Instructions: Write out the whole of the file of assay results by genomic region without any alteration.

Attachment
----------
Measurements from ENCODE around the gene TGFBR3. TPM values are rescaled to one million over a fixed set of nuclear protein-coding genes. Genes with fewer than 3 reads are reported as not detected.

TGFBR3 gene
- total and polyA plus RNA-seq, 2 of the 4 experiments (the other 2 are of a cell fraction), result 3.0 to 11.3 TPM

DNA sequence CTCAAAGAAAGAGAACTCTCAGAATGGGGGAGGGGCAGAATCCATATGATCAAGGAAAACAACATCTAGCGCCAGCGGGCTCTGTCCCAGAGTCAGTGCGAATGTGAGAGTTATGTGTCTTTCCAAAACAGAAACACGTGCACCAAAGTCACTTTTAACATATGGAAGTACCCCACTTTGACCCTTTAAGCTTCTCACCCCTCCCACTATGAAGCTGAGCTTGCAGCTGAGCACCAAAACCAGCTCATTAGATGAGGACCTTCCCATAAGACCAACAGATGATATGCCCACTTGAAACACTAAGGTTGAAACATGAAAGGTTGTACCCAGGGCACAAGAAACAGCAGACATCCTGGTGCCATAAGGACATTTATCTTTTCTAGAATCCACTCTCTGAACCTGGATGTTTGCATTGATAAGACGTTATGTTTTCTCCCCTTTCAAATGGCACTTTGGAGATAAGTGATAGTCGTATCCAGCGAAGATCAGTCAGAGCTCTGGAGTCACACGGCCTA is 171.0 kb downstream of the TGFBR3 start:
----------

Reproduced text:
Measurements from ENCODE around the gene TGFBR3. TPM values are rescaled to one million over a fixed set of nuclear protein-coding genes. Genes with fewer than 3 reads are reported as not detected.

TGFBR3 gene
- total and polyA plus RNA-seq, 2 of the 4 experiments (the other 2 are of a cell fraction), result 3.0 to 11.3 TPM

DNA sequence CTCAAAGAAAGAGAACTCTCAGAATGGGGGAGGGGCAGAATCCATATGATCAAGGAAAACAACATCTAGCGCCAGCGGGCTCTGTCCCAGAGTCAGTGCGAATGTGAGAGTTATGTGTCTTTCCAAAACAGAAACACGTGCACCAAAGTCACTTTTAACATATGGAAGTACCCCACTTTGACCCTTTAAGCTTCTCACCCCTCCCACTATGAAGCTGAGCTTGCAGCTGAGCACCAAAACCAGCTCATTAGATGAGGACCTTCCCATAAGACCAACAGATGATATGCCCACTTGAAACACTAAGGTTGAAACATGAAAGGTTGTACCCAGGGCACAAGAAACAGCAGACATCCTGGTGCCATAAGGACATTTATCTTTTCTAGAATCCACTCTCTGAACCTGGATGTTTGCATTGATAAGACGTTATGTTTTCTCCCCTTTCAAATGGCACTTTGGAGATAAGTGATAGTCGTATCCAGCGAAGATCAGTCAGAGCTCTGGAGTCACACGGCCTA is 171.0 kb downstream of the TGFBR3 start: